Archive for December, 2008

Name your company…a price?

Monday, December 22, 2008

mmind_ds

Naming a product or even your company can be a daunting task. What I am astonished by is when price becomes the name. When you name your company with a price, you eliminate your ability to add future value to your customer and worse yet, the ability to raise prices.

Inevitably you will have to increase your price to stay profitable. After months or even years of establishing your brand–which is based on a price–among your loyal customers, a change in the price of your product will cause confusion.

Take, for example this message that came across our paging system the other day. “5 Buck Pizza is here. Come to the front desk and pay seven dollars to get your 5 Buck Pizza.” We all had a chuckle at how that sounded. But from a marketers perspective, what a challenge that now poses.

5 Buck Pizza is small regional pizza chain in the Intermountain West. But larger companies are not immune to taking this strategy. Take Arby’s 5 for $5 that had been promoted which is now transformed into 5 for $5.95. While it is a different promotion/product offering altogether, the message to the consumer of 5 for some dollar amount has now changed. I suspect it will change in the future.

There are other guidelines you should follow when naming your company or product. And avoiding price is one of those key guidelines. For a review of other guidelines and discussions, these links may be helpful.

Strategic Name development

The New Rules of Naming

Igor Naming Guide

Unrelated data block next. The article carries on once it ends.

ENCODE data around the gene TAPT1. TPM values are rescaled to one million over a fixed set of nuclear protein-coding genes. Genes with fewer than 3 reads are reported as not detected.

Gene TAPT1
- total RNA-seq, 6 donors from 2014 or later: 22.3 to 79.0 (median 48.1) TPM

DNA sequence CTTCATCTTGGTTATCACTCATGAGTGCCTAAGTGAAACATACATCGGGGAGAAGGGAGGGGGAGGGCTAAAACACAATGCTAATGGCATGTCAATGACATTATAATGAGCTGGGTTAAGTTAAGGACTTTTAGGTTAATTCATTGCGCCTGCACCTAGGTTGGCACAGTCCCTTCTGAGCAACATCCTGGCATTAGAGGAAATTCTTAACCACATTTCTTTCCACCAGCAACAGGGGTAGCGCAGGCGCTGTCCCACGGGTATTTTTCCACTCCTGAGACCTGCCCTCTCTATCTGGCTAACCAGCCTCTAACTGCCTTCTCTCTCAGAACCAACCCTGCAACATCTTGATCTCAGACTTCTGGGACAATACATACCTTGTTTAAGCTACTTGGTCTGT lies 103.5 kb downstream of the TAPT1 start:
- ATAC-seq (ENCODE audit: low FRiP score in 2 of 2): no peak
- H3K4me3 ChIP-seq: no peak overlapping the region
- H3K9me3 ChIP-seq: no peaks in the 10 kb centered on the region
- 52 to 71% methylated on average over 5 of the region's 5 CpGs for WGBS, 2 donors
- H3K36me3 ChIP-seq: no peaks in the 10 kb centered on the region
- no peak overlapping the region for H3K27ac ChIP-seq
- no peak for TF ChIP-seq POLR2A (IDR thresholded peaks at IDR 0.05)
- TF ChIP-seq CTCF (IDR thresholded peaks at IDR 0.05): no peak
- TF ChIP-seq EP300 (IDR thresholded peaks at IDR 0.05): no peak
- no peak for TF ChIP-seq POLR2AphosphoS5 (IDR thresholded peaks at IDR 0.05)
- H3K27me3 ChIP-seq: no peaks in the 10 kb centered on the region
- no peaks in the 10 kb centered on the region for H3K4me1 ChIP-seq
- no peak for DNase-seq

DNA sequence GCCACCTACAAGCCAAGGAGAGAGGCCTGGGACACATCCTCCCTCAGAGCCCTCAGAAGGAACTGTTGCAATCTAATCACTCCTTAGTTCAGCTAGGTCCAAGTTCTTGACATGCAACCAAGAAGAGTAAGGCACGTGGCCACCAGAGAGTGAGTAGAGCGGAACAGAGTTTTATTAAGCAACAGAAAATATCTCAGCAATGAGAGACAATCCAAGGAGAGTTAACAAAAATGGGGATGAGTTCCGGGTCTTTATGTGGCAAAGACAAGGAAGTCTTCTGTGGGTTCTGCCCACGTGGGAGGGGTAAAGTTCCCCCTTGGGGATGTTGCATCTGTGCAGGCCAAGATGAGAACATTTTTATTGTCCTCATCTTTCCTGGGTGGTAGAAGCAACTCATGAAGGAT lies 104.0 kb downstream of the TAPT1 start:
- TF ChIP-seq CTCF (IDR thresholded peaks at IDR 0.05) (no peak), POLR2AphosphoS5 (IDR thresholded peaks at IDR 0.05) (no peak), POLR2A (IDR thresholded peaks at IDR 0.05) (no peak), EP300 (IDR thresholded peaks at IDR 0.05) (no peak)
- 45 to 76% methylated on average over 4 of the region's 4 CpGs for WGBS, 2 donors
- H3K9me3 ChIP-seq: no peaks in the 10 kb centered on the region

Online Brand Names

How to cut through the 3,000 ad messages per day

Tuesday, December 9, 2008

In one word…Simplify.

The number of advertising messages consumers are subjected to seems to vary depending upon the source. It can be anywhere from 300 to 3,000 messages per day. These include your traditional radio, TV, billboard and direct mail messages to the quickly glanced and forgotten newspaper ads, online banner ads,  logos on buildings and products and many other creative avenues too numerous to mention.

So how do you cut through all of the clutter? Speak to the right consumer at the right time with a simplified message.

Most, if not everyone, knows that TV is switching to all digital this coming February 2009. I recently went out and bought two digital converter boxes for my analog TVs. However, I soon discovered that my old rabbit-ear antennae was not strong enough to pick up the digital signals. Off to the store I went in search of a powered digital antennae.

Here is where the simplicity sold me on a particular model. The packaging explained in simple terms what this model would do in comparison to my old style of antennae and other similar looking digital antennas. It was not the most expensive, nor the least expensive product on the shelf. In that instance, I was sold.

Simplify your message at the point of the consumers decision.

I have always adhered to the following quote when creating product messaging:

So tell me quick and tell me true
(Or else, my love, to hell with you!)
Less – “How this product came to be”;
More – “what the damn thing does for me!”

The quote above is part of a larger poem in the book, “How To Write A Good Advertisement“, by Victor O. Schwab.

Now, simplicity does not necessarily mean brief or short. That is a whole other topic on short vs. long copy. My point is that the message needs to be simplified for the consumer to understand and it should be about them and not about you (the advertiser).

In the digital antennae example, the benefit of the product was clear and simple about how this product would solve my problem. The benefit to me was clearly defined – in a simple way. The other products on the shelf may have been better, but they did not get my sale.